The Banks Are Not Alright
It was the best of times, it was the worst of times. O.K., maybe not literally the worst, but definitely bad. And the contrast between the immense good fortune of a few and the continuing suffering of all too many boded ill for the future.
I’m talking, of course, about the state of the banks.
The lucky few garnered most of the headlines, as many reacted with fury to the spectacle of Goldman Sachs making record profits and paying huge bonuses even as the rest of America, the victim of a slump made on Wall Street, continues to bleed jobs.
But it’s not a simple case of flourishing banks versus ailing workers: banks that are actually in the business of lending, as opposed to trading, are still in trouble. Most notably, Citigroup and Bank of America, which silenced talk of nationalization earlier this year by claiming that they had returned to profitability, are now — you guessed it — back to reporting losses.
Ask the people at Goldman, and they’ll tell you that it’s nobody’s business but their own how much they earn. But as one critic recently put it: “There is no financial institution that exists today that is not the direct or indirect beneficiary of trillions of dollars of taxpayer support for the financial system.” Indeed: Goldman has made a lot of money in its trading operations, but it was only able to stay in that game thanks to policies that put vast amounts of public money at risk, from the bailout of A.I.G. to the guarantees extended to many of Goldman’s bonds.
So who was this thundering bank critic? None other than Lawrence Summers, the Obama administration’s chief economist — and one of the architects of the administration’s bank policy, which up until now has been to go easy on financial institutions and hope that they mend themselves.
Why the change in tone? Administration officials are furious at the way the financial industry, just months after receiving a gigantic taxpayer bailout, is lobbying fiercely against serious reform. But you have to wonder what they expected to happen. They followed a softly, softly policy, providing aid with few strings, back when all of Wall Street was on the ropes; this left them with very little leverage over firms like Goldman that are now, once again, making a lot of money.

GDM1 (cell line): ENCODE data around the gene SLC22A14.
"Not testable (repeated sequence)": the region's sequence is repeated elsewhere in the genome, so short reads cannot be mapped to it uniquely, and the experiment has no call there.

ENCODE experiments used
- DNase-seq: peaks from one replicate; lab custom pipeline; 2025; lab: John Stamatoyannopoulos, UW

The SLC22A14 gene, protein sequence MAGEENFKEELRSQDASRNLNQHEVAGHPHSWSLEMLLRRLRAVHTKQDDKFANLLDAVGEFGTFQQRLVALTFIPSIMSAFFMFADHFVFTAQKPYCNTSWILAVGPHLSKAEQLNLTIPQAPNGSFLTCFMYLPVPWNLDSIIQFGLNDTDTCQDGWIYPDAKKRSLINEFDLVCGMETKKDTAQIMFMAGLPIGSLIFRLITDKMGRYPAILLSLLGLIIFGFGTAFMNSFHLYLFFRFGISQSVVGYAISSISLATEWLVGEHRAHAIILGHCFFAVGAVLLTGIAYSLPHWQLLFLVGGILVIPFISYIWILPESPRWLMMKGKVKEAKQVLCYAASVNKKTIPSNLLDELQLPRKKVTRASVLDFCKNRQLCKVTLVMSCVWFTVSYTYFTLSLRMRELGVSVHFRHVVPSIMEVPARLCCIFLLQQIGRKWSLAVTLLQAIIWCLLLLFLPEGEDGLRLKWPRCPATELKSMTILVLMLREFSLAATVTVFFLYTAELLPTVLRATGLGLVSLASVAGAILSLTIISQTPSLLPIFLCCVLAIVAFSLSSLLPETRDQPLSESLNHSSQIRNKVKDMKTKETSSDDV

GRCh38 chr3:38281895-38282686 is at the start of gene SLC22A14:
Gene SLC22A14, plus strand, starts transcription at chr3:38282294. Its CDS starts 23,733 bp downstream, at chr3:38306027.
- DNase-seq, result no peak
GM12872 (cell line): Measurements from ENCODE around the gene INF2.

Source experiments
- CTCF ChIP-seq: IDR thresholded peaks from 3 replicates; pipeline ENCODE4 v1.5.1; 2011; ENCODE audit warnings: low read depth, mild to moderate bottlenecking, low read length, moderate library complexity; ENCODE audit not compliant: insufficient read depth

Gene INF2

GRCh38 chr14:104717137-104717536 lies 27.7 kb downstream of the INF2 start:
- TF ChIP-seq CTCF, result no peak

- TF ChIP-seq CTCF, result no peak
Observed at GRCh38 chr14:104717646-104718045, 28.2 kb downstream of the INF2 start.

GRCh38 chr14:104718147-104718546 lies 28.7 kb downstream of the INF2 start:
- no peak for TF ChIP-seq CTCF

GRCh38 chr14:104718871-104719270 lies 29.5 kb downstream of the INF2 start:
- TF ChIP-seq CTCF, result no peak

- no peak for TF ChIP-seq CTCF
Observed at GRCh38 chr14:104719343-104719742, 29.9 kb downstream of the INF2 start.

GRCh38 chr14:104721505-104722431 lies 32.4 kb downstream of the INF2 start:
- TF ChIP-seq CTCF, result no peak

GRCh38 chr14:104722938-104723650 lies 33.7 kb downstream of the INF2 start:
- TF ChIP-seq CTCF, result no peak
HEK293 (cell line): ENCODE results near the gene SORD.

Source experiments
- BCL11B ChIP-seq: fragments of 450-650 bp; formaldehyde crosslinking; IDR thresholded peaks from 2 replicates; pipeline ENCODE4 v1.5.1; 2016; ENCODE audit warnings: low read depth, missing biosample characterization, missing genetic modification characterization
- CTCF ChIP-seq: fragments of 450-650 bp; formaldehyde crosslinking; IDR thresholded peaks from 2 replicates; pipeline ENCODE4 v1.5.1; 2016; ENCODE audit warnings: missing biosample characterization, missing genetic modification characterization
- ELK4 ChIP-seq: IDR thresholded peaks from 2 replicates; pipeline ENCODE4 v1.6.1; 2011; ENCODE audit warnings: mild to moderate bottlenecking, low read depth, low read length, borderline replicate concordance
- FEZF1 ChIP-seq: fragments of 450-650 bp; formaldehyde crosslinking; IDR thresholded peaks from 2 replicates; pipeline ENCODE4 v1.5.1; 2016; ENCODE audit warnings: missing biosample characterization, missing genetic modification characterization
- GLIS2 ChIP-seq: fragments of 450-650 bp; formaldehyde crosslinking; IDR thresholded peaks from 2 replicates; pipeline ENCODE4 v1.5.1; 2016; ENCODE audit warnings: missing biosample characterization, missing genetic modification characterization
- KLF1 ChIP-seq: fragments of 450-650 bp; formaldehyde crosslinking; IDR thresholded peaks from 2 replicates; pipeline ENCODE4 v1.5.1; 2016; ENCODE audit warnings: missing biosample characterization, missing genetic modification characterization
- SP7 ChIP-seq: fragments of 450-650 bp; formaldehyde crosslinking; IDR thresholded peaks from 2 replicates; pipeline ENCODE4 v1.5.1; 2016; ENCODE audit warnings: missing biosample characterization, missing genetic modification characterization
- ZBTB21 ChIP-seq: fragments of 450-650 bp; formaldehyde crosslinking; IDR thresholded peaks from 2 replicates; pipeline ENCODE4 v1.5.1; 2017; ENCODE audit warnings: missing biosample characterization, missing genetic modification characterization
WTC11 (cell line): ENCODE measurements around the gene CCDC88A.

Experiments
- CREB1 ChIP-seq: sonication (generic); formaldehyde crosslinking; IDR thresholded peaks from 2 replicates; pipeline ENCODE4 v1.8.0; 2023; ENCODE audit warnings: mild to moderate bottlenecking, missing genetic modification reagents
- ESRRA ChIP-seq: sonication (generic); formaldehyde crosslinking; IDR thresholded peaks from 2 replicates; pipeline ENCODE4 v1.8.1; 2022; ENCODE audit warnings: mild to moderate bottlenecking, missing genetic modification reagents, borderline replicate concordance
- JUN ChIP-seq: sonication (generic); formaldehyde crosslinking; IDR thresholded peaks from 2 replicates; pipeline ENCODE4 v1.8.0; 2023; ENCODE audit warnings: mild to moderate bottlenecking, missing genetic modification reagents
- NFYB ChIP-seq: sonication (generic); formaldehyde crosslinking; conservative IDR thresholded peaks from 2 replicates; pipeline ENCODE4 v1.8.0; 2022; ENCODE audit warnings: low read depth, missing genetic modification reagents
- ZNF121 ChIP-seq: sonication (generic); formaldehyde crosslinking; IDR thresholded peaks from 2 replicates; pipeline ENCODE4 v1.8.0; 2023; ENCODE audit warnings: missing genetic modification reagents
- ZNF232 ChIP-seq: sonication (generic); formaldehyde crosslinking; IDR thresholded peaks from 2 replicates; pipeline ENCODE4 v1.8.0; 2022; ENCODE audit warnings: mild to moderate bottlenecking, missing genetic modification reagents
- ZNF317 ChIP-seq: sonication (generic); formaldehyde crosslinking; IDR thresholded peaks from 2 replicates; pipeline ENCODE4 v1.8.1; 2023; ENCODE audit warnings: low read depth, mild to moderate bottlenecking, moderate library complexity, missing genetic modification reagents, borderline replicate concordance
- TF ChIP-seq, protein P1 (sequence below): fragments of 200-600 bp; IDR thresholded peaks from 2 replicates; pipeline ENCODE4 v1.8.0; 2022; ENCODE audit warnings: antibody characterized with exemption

But there’s an even bigger problem: while the wheeler-dealer side of the financial industry, a k a trading operations, is highly profitable again, the part of banking that really matters — lending, which fuels investment and job creation — is not. Key banks remain financially weak, and their weakness is hurting the economy as a whole.
You may recall that earlier this year there was a big debate about how to get the banks lending again. Some analysts, myself included, argued that at least some major banks needed a large injection of capital from taxpayers, and that the only way to do this was to temporarily nationalize the most troubled banks. The debate faded out, however, after Citigroup and Bank of America, the banking system’s weakest links, announced surprise profits. All was well, we were told, now that the banks were profitable again.
But a funny thing happened on the way back to a sound banking system: last week both Citi and BofA announced losses in the third quarter. What happened?
Part of the answer is that those earlier profits were in part a figment of the accountants’ imaginations. More broadly, however, we’re looking at payback from the real economy. In the first phase of the crisis, Main Street was punished for Wall Street’s misdeeds; now broad economic distress, especially persistent high unemployment, is leading to big losses on mortgage loans and credit cards.
And here’s the thing: The continuing weakness of many banks is helping to perpetuate that economic distress. Banks remain reluctant to lend, and tight credit, especially for small businesses, stands in the way of the strong recovery we need.
So now what? Mr. Summers still insists that the administration did the right thing: more government provision of capital, he says, would not “have been an availing strategy for solving problems.” Whatever. In any case, as a political matter the moment for radical action on banks has clearly passed.
The main thing for the time being is probably to do as much as possible to support job growth. With luck, this will produce a virtuous circle in which an improving economy strengthens the banks, which then become more willing to lend.
Beyond that, we desperately need to pass effective financial reform. For if we don’t, bankers will soon be taking even bigger risks than they did in the run-up to this crisis. After all, the lesson from the last few months has been very clear: When bankers gamble with other people’s money, it’s heads they win, tails the rest of us lose.
Paul Krugman is professor of Economics and International Affairs at Princeton University and a regular columnist for The New York Times. Krugman was the 2008 recipient of the Nobel Prize in Economics. He is the author of numerous books, including The Conscience of A Liberal, and his most recent, The Return of Depression Economics.